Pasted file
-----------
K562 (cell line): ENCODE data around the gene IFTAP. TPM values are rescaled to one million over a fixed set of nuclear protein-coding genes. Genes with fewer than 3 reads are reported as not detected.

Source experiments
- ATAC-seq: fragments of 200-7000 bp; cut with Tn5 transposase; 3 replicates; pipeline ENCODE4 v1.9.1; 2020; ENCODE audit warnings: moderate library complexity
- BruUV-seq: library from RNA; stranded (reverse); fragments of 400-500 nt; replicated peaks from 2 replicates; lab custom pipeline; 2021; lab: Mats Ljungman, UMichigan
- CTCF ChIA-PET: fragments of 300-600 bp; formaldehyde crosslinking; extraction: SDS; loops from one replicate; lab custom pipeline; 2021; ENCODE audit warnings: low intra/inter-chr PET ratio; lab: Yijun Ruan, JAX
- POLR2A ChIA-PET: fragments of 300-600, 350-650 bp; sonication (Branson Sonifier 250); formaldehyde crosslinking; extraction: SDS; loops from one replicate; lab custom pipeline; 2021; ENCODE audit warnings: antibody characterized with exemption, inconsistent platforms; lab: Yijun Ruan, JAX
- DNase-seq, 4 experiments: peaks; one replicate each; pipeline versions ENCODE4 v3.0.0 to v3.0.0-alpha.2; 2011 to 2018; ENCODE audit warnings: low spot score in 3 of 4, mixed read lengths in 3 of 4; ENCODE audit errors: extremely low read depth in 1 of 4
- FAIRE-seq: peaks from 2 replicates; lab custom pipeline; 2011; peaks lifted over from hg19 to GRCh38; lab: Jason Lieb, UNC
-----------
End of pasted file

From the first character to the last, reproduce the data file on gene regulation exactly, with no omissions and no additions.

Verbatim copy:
K562 (cell line): ENCODE data around the gene IFTAP. TPM values are rescaled to one million over a fixed set of nuclear protein-coding genes. Genes with fewer than 3 reads are reported as not detected.

Source experiments
- ATAC-seq: fragments of 200-7000 bp; cut with Tn5 transposase; 3 replicates; pipeline ENCODE4 v1.9.1; 2020; ENCODE audit warnings: moderate library complexity
- BruUV-seq: library from RNA; stranded (reverse); fragments of 400-500 nt; replicated peaks from 2 replicates; lab custom pipeline; 2021; lab: Mats Ljungman, UMichigan
- CTCF ChIA-PET: fragments of 300-600 bp; formaldehyde crosslinking; extraction: SDS; loops from one replicate; lab custom pipeline; 2021; ENCODE audit warnings: low intra/inter-chr PET ratio; lab: Yijun Ruan, JAX
- POLR2A ChIA-PET: fragments of 300-600, 350-650 bp; sonication (Branson Sonifier 250); formaldehyde crosslinking; extraction: SDS; loops from one replicate; lab custom pipeline; 2021; ENCODE audit warnings: antibody characterized with exemption, inconsistent platforms; lab: Yijun Ruan, JAX
- DNase-seq, 4 experiments: peaks; one replicate each; pipeline versions ENCODE4 v3.0.0 to v3.0.0-alpha.2; 2011 to 2018; ENCODE audit warnings: low spot score in 3 of 4, mixed read lengths in 3 of 4; ENCODE audit errors: extremely low read depth in 1 of 4
- FAIRE-seq: peaks from 2 replicates; lab custom pipeline; 2011; peaks lifted over from hg19 to GRCh38; lab: Jason Lieb, UNC